* Follow the bright spots. Change is hard and change takes time. Instead of focusing on what isn't working, look for what is working and highlight those consistently. Find ways to duplicate the success until it creates a positive momentum. For example, are 70% of the kids turning in their projects on time? Praise those kids and ask them to share what strategies are working for them to help them stay ahead of schedule.

* Shape the path. Are you making it as easy as possible for people to create and maintain the change? For example, if your students are not in the habit of doing homework, are you posting homework online and giving them organizers in order to help them ease into the habit? Are you finding ways to create a positive group culture wherein the norm is to do homework? If the change you wish to see is kids volunteering to speak in class, are you providing a structure wherein it's the norm to speak up?

I liked the book, but what I would like to hear is what other teachers think are challenging changes to institute in their classroom, and how we can use this framework as a lens to help us think about transitioning students into more successful learners over time. For example, one incentive that I want to try this year is the ability for the class to earn "homework passes" by showing consistency in completing homework. It's not so much the homework that I care about, as much as I care about them doing and thinking about math consistently outside of the classroom and really attempting problems when I am not there by their side. I figure that if I start with an incentive system, over time the learning will hopefully become its own reward, and I can wean them off of "homework passes." But, in the mean time, it can help me to shrink the change from "be a more proactive learner" to "try your homework", to help the kids who don't already have good study habits to start to build them.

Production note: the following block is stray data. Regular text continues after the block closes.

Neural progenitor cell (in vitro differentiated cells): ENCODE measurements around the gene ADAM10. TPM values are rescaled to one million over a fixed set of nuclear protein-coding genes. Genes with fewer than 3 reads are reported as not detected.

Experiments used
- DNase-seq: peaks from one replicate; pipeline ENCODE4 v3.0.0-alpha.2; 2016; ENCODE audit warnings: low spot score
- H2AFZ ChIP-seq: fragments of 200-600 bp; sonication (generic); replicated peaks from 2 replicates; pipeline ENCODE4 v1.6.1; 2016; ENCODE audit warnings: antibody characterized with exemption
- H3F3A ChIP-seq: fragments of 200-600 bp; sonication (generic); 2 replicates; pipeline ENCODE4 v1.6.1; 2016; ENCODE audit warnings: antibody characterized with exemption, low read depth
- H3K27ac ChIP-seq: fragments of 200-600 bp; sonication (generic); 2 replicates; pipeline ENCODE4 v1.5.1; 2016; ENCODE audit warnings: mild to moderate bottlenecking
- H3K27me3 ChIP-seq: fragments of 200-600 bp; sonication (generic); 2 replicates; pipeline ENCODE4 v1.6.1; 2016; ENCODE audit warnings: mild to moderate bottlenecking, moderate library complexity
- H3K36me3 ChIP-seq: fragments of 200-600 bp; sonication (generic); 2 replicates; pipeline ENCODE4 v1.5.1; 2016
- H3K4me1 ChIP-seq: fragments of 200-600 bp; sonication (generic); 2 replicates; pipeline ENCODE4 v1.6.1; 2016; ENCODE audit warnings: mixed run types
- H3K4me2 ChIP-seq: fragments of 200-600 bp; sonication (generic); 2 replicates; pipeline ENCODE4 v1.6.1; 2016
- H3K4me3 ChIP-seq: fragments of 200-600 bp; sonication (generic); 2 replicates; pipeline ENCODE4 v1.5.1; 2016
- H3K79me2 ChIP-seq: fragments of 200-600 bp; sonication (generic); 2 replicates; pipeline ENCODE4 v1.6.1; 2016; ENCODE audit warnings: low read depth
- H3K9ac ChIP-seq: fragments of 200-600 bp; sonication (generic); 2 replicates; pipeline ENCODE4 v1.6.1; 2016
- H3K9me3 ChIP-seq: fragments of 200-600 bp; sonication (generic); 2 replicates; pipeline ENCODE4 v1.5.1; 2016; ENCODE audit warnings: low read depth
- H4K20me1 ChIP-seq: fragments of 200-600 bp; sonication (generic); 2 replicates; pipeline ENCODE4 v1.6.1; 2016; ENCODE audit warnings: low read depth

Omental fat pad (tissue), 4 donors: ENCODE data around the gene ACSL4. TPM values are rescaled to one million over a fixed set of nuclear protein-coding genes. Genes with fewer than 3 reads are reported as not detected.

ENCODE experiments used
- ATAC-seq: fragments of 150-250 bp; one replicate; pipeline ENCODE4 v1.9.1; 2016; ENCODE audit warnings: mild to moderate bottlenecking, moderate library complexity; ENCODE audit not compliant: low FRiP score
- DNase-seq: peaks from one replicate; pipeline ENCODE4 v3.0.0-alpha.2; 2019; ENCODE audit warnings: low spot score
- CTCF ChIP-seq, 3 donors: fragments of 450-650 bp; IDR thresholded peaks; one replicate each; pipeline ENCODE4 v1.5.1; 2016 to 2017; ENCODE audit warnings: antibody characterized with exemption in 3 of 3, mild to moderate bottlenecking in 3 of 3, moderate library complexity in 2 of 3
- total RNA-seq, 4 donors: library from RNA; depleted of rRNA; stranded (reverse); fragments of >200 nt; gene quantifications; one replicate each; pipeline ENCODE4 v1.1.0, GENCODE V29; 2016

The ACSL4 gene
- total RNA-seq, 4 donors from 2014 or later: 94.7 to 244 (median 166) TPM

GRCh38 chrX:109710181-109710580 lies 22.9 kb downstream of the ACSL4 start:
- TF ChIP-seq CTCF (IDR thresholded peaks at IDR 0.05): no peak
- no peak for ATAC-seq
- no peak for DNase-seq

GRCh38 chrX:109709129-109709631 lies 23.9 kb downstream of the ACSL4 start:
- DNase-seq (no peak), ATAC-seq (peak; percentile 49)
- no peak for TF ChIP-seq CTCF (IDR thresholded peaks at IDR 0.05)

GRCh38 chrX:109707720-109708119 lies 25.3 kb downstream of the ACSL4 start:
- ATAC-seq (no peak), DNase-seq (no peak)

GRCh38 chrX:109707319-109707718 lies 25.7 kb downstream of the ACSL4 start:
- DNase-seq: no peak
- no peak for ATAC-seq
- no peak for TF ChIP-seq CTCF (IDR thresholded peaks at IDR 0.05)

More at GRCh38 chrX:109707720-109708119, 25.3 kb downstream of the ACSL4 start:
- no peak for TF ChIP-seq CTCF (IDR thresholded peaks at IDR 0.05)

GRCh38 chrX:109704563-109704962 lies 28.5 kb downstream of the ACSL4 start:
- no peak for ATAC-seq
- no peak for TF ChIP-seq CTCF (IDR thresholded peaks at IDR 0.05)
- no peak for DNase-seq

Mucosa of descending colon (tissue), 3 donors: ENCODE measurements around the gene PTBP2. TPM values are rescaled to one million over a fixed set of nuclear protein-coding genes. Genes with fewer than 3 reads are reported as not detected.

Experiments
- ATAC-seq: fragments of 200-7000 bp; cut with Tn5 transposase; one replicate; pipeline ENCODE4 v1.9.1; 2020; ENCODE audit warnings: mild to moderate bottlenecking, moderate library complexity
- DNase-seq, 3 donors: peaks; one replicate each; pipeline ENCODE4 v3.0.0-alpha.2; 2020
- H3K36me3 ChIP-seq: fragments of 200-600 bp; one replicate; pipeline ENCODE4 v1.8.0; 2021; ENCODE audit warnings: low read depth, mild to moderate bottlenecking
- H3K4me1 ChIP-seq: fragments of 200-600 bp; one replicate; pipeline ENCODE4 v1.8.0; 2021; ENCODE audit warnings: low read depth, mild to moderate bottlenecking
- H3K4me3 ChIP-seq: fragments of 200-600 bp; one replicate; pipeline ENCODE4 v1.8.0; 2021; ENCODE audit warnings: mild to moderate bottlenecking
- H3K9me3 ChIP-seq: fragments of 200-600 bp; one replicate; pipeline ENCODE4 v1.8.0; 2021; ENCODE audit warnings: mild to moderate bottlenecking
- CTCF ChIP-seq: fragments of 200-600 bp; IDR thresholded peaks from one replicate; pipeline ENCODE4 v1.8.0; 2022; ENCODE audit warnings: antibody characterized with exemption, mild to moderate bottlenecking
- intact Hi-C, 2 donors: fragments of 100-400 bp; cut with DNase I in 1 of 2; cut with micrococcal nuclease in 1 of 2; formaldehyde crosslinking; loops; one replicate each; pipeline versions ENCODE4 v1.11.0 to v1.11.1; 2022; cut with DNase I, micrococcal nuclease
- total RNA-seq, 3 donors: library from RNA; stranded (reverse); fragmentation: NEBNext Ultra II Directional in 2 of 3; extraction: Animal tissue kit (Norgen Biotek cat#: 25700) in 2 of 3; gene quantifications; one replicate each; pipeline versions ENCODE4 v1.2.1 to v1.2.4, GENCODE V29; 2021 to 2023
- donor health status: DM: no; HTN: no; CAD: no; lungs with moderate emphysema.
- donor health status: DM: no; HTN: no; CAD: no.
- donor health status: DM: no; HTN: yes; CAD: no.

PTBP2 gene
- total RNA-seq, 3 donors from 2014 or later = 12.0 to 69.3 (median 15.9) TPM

Monday, August 24, 2015

Summer Reading #1: Thanks for the Feedback

OK, web, I am back! I had a fabulous summer. My husband and I did a big trip! We started in New Zealand and ended in Iceland, covering a total of 12 countries in 60 days, so it was quite a sprint.

Anyhow, I have been doing some summer reading after returning from our trip. I had picked up two professional books prior to the start of the summer, but didn't get around to reading them until I got back. (Traveling with a smallish backpack made carrying paperback books unrealistic, and as it turned out, it was hard to find places to reliably charge our phones while staying in hostels, so I did relatively minimal digital reading also while away!) I thought I'd jot down some notes about the books I read, as the books were very useful to me!

One book I read this summer is called Thanks for the Feedback, and I had picked it up because I wanted to get better at hearing and parsing through feedback myself, as well as giving feedback effectively. I highly recommend the book! It was a great lesson in thinking about nurturing my own growth mindset, because how we receive feedback has everything to do with our own growth mindset. The book, for me, contained a lot of valuable information regarding why hearing negative feedback is challenging and how we can frame our minds around this more effectively.